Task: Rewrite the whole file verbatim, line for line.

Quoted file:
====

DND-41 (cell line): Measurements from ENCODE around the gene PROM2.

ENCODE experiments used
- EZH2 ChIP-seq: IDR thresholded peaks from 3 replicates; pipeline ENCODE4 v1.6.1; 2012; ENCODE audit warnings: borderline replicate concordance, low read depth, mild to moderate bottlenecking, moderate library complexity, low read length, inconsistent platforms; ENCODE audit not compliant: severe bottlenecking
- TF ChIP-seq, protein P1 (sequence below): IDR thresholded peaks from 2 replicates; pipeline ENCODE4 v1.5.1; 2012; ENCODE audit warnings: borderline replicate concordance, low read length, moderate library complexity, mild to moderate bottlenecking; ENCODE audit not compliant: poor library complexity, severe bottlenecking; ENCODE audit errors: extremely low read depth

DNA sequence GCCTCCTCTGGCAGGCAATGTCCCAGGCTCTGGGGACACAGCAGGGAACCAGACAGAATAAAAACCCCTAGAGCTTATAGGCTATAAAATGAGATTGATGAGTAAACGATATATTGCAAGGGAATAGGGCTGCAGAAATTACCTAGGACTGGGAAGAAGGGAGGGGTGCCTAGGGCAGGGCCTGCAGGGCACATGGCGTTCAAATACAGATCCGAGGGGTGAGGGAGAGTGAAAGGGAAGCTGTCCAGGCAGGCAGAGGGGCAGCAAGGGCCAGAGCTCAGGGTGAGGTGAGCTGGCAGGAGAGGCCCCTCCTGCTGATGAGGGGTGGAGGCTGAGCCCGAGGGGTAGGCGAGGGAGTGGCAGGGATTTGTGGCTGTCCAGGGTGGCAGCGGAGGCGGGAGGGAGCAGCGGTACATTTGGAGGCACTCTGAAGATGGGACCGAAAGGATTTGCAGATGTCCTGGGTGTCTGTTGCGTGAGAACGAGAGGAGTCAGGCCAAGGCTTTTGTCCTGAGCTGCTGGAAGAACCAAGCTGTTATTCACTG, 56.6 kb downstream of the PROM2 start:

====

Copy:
DND-41 (cell line): Measurements from ENCODE around the gene PROM2.

ENCODE experiments used
- EZH2 ChIP-seq: IDR thresholded peaks from 3 replicates; pipeline ENCODE4 v1.6.1; 2012; ENCODE audit warnings: borderline replicate concordance, low read depth, mild to moderate bottlenecking, moderate library complexity, low read length, inconsistent platforms; ENCODE audit not compliant: severe bottlenecking
- TF ChIP-seq, protein P1 (sequence below): IDR thresholded peaks from 2 replicates; pipeline ENCODE4 v1.5.1; 2012; ENCODE audit warnings: borderline replicate concordance, low read length, moderate library complexity, mild to moderate bottlenecking; ENCODE audit not compliant: poor library complexity, severe bottlenecking; ENCODE audit errors: extremely low read depth

DNA sequence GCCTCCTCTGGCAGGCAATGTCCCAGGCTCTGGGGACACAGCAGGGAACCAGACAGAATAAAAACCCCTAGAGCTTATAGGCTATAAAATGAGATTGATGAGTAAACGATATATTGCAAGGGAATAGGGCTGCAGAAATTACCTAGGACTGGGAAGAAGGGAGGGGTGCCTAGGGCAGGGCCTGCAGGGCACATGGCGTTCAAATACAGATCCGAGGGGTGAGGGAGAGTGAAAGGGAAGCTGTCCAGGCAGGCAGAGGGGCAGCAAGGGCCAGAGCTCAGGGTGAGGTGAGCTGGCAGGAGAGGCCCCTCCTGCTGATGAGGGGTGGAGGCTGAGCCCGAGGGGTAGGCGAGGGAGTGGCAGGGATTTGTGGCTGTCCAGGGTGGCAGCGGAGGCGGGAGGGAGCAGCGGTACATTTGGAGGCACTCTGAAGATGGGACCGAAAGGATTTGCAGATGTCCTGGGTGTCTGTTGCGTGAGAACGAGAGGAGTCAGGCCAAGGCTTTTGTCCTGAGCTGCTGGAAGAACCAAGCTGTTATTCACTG, 56.6 kb downstream of the PROM2 start: